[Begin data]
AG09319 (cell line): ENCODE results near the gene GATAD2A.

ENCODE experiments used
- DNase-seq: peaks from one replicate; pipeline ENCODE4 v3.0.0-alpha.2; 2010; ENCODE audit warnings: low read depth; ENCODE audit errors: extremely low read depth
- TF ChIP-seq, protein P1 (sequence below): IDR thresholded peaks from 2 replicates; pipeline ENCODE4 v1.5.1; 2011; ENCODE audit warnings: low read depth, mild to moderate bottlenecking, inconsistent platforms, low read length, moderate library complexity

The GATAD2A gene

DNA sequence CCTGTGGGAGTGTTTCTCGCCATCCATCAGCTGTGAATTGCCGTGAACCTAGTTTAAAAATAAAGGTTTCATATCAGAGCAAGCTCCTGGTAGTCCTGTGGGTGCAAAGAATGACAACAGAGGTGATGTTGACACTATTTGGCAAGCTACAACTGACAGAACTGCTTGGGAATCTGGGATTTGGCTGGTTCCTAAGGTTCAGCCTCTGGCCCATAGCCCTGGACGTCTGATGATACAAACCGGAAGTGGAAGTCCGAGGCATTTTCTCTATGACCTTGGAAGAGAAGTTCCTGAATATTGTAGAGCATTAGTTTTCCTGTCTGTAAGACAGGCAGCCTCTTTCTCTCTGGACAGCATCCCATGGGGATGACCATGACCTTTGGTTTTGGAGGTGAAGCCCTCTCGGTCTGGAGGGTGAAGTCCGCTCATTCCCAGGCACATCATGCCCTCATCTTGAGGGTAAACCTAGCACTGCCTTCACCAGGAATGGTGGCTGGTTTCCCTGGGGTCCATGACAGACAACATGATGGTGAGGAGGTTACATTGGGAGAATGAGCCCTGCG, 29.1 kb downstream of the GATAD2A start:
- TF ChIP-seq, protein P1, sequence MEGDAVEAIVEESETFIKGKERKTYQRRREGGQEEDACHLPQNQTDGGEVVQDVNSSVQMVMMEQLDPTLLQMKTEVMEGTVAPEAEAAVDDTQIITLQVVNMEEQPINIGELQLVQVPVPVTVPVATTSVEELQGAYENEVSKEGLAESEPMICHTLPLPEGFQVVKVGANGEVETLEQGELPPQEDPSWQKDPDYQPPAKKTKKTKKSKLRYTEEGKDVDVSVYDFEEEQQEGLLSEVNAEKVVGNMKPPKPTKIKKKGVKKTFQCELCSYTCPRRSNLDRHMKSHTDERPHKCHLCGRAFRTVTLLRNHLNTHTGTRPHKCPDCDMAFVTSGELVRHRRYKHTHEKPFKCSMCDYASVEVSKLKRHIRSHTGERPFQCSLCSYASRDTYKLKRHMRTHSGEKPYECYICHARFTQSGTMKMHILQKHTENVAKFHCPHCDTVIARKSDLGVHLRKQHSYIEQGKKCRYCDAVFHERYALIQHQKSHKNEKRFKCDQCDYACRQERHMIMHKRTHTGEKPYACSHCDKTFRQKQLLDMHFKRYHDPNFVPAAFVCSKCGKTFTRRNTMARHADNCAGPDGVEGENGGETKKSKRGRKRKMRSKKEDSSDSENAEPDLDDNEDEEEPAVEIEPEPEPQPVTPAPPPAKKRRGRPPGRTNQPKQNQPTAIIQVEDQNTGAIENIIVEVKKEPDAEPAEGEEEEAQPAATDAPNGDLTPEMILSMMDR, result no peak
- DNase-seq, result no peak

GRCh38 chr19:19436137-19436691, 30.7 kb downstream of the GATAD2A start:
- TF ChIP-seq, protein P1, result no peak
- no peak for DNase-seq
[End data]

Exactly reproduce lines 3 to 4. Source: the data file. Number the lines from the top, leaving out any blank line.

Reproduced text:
- DNase-seq: peaks from one replicate; pipeline ENCODE4 v3.0.0-alpha.2; 2010; ENCODE audit warnings: low read depth; ENCODE audit errors: extremely low read depth
- TF ChIP-seq, protein P1 (sequence below): IDR thresholded peaks from 2 replicates; pipeline ENCODE4 v1.5.1; 2011; ENCODE audit warnings: low read depth, mild to moderate bottlenecking, inconsistent platforms, low read length, moderate library complexity